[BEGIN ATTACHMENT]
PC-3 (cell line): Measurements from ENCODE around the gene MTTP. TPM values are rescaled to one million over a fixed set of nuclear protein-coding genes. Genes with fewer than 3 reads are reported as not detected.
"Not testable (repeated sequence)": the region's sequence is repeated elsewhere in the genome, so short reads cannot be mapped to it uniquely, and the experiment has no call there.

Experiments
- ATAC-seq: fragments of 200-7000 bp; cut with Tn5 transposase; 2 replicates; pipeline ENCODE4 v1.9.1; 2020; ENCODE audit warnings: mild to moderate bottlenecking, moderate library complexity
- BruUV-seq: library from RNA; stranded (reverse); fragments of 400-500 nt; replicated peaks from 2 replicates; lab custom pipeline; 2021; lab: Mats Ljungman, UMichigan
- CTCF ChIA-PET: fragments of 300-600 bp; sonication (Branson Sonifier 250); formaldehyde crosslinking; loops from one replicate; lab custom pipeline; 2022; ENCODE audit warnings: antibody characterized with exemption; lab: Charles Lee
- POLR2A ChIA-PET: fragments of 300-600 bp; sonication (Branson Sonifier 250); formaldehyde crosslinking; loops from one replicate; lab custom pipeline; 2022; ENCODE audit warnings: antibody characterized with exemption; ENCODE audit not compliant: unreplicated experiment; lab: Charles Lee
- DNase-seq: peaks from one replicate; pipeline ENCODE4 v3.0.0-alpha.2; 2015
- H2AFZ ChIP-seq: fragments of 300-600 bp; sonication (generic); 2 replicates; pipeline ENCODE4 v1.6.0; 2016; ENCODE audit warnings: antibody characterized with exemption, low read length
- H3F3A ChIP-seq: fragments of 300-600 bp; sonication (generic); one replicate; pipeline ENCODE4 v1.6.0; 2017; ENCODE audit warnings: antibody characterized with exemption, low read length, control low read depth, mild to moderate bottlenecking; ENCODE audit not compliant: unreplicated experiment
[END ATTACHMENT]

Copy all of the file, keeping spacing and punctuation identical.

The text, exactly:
PC-3 (cell line): Measurements from ENCODE around the gene MTTP. TPM values are rescaled to one million over a fixed set of nuclear protein-coding genes. Genes with fewer than 3 reads are reported as not detected.
"Not testable (repeated sequence)": the region's sequence is repeated elsewhere in the genome, so short reads cannot be mapped to it uniquely, and the experiment has no call there.

Experiments
- ATAC-seq: fragments of 200-7000 bp; cut with Tn5 transposase; 2 replicates; pipeline ENCODE4 v1.9.1; 2020; ENCODE audit warnings: mild to moderate bottlenecking, moderate library complexity
- BruUV-seq: library from RNA; stranded (reverse); fragments of 400-500 nt; replicated peaks from 2 replicates; lab custom pipeline; 2021; lab: Mats Ljungman, UMichigan
- CTCF ChIA-PET: fragments of 300-600 bp; sonication (Branson Sonifier 250); formaldehyde crosslinking; loops from one replicate; lab custom pipeline; 2022; ENCODE audit warnings: antibody characterized with exemption; lab: Charles Lee
- POLR2A ChIA-PET: fragments of 300-600 bp; sonication (Branson Sonifier 250); formaldehyde crosslinking; loops from one replicate; lab custom pipeline; 2022; ENCODE audit warnings: antibody characterized with exemption; ENCODE audit not compliant: unreplicated experiment; lab: Charles Lee
- DNase-seq: peaks from one replicate; pipeline ENCODE4 v3.0.0-alpha.2; 2015
- H2AFZ ChIP-seq: fragments of 300-600 bp; sonication (generic); 2 replicates; pipeline ENCODE4 v1.6.0; 2016; ENCODE audit warnings: antibody characterized with exemption, low read length
- H3F3A ChIP-seq: fragments of 300-600 bp; sonication (generic); one replicate; pipeline ENCODE4 v1.6.0; 2017; ENCODE audit warnings: antibody characterized with exemption, low read length, control low read depth, mild to moderate bottlenecking; ENCODE audit not compliant: unreplicated experiment